Last weekend, I finally deleted from my DVR Ohio State's crushing 29-23 loss to Clemson in the College Football Playoff semifinal.
I watched it at least five or six times for reasons I've yet to determine. I'm not a total masochist however in that I've also rewatched wins over Michigan, Wisconsin, Penn State and even Rutgers more than a few times, as well.
But hey, it's June 25, 2020 so it feels like it might almost be time to turn the page on one of the most well-rounded Ohio State football teams in memory.
Before I do that, there are four freakish statistical anomalies from last year's ride that I want to make sure you're aware of, or at least, don't forget.
OHIO STATE SCORED 10 RED ZONE TOUCHDOWNS IN A SINGLE GAME
The Buckeyes tallied 11 total red zone scores in 12 trips with those 10 touchdowns, one field goal and a fumble.
The success against Maryland isn't entirely shocking as Ohio State ranked No. 4 nationally, scoring touchdowns on 78.7 percent of its red zone possessions while Maryland's defense ranked No. 74 in yielding touchdowns on 62 percent of its defended red zone opportunities.
It's easy to take Ohio State's offensive greatness for granted last year as they often made things look so simple but scoring 46.9 points per game and scoring 59 red zone touchdowns in 14 games aren't easy things to do.
Just ask Akron. The Zips scored 10 red zone touchdowns all year.
JUSTIN FIELDS TOSSED THREE INTERCEPTIONS IN 354 ATTEMPTS
In his first year as a starting quarterback at the collegiate level, Justin Fields turned in a bunch of impressive stats including throwing for 41 touchdowns and completing 67.2 percent of his passes while being responsible for 51 total scores.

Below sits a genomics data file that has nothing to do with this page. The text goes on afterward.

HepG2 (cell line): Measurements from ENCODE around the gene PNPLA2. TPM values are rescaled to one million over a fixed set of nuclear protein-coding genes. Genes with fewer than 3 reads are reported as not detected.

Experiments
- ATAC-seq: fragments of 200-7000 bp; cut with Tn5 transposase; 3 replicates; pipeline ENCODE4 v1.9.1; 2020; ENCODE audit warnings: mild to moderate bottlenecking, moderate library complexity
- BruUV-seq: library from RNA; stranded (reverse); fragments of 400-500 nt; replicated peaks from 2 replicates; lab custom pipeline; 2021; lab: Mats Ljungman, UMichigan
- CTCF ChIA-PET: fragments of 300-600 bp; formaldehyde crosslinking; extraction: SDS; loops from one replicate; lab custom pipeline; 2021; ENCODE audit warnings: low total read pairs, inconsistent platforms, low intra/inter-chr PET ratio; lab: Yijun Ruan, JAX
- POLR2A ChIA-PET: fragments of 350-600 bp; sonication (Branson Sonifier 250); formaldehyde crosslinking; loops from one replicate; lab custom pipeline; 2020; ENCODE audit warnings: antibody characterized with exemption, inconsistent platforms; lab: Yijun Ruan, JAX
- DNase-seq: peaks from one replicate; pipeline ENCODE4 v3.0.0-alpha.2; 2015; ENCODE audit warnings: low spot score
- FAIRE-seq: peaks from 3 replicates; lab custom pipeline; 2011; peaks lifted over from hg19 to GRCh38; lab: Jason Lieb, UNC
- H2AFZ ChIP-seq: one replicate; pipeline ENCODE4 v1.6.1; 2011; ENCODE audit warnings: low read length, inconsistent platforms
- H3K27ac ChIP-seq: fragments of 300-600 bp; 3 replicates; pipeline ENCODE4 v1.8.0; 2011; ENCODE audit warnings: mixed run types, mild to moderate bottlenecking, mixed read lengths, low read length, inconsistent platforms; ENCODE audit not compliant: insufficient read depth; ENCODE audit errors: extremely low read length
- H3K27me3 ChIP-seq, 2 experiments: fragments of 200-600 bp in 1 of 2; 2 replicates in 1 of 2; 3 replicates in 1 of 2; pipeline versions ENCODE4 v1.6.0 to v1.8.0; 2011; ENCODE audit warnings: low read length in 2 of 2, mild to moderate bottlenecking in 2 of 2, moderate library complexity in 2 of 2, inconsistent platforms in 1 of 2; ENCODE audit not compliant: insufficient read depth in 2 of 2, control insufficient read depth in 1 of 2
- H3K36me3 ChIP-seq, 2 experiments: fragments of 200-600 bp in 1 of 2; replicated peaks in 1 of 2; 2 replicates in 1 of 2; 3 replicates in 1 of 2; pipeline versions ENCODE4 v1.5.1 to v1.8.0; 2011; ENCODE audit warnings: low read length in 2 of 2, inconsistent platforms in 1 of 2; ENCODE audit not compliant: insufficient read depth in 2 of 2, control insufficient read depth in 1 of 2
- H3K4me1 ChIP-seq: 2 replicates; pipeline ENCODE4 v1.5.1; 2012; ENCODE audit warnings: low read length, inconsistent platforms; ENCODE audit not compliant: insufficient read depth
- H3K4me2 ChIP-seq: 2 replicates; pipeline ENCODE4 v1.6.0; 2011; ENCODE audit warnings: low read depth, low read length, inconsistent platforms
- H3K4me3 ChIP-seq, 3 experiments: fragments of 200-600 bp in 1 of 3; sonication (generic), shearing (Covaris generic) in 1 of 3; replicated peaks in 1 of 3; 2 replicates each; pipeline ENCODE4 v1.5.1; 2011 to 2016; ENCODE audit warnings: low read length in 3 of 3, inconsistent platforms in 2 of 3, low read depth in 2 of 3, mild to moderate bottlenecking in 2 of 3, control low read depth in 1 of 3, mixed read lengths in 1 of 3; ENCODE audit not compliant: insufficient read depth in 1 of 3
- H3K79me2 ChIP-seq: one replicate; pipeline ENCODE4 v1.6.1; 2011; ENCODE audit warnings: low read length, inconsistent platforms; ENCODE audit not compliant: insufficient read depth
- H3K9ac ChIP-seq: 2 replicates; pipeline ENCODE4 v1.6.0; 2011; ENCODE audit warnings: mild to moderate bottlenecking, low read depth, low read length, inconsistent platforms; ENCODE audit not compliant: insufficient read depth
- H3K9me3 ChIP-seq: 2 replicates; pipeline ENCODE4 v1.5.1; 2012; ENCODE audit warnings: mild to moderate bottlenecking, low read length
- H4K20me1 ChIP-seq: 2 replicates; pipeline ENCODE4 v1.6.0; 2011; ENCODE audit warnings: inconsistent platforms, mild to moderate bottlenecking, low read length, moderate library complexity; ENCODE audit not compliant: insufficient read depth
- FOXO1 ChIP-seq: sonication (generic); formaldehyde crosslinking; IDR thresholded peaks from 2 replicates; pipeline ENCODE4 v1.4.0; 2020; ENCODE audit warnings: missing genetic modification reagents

Even as those stellar stats earned him a trip to New York City as a Heisman finalist, what he didn't do in 2019 set him apart as much as what he did do.
In 354 attempts, Fields threw just three interceptions. That serves as the fewest by an Ohio State starting quarterback with at least 50 attempts in a season dating back to at least 1944, and probably ever, but the media guide only goes back so far.
Of course the most painful reality of those three picks is that the last one should've been a touchdown that sent Ohio State past Clemson and into the national title game versus LSU.
CHASE YOUNG RECORDED SEVEN SACKS IN A TWO-GAME SPAN
The most notable fact from Chase Young's ridiculous 2019 campaign is he racked up 16.5 sacks to become the school's all-time record holder for sacks in a single-season.
What sticks out to me even more is his tally of seven total sacks spanning back-to-back games played.
Young had one of the most dominant individual performances you've ever seen in week eight against Wisconsin, posting a school-record-tying four sacks (along with five tackles for loss and a pair of forced fumbles).
He then served a two-game hiatus before coming back and destroying Penn State with three sacks in week 11, to give him those seven total sacks across back-to-back games played.
Did you know that if Young only played those two games he still would've led Ohio State in season sacks, edging Davon Hamilton's six (in 14 games) and Baron Browning's five (in 12 games)?
His four sacks against Wisconsin also amounted to 20% of the season total allowed by the Badgers offensive line.
OHIO STATE'S OFFENSE CONVERTED 55.2% OF ITS THIRD DOWN CHANCES
It's not a shock Ohio State was really good at converting third downs based on recent history, the overall balance and offensive firepower but the 55.2 percent conversion rate led the country in 2019.
Even more impressive, when you consider many games were blowouts and the starters often only played the first half, is Ohio State's 59.2 percent conversion rate in the opening half of games.
In fact, of Ohio State's 101 third down conversions over the course of the season, 61 of those came during the first half of games.
The total of 61 third down conversions in the opening half of games is more than 22 FBS teams recorded during their entire seasons. A sampling of those programs includes South Carolina, Mississippi State, Arkansas, Vanderbilt, Maryland and the Miami Hurricanes.